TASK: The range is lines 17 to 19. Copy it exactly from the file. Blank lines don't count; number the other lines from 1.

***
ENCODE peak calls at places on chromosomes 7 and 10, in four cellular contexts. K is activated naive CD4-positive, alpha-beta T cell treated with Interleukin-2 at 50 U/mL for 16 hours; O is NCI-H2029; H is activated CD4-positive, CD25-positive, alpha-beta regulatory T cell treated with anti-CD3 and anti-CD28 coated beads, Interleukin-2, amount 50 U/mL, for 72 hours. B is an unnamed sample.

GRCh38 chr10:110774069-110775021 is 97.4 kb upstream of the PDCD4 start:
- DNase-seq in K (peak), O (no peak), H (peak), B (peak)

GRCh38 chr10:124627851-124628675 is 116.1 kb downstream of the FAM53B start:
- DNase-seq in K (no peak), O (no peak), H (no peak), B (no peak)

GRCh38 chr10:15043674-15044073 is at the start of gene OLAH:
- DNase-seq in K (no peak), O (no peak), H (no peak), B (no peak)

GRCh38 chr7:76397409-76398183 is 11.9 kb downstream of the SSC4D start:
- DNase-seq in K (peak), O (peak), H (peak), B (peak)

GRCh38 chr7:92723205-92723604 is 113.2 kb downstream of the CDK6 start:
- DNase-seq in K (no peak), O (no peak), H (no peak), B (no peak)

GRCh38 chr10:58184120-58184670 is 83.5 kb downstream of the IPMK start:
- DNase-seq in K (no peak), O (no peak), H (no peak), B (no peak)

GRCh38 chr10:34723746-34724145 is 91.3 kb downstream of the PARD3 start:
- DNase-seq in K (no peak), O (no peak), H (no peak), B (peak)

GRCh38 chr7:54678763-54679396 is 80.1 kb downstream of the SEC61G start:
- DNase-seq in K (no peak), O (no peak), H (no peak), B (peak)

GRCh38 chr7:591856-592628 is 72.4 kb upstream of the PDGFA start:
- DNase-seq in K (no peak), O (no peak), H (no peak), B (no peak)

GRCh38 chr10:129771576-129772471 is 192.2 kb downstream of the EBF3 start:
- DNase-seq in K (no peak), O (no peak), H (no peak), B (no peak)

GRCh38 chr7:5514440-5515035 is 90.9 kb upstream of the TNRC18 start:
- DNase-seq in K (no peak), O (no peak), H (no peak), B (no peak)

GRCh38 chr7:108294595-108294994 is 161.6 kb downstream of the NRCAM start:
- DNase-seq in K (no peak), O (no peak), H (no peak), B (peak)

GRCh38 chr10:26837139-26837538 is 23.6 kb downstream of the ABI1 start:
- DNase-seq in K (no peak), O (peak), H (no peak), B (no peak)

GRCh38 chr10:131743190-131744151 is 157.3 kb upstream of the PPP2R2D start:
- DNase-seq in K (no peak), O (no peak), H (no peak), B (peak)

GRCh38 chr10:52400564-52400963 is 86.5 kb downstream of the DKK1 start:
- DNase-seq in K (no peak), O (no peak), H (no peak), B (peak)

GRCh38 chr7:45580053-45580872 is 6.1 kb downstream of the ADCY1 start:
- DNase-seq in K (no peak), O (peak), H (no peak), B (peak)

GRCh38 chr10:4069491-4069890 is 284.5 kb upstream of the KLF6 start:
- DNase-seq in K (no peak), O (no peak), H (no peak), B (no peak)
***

- DNase-seq in K (no peak), O (no peak), H (no peak), B (peak)

GRCh38 chr7:591856-592628 is 72.4 kb upstream of the PDGFA start:
- DNase-seq in K (no peak), O (no peak), H (no peak), B (no peak)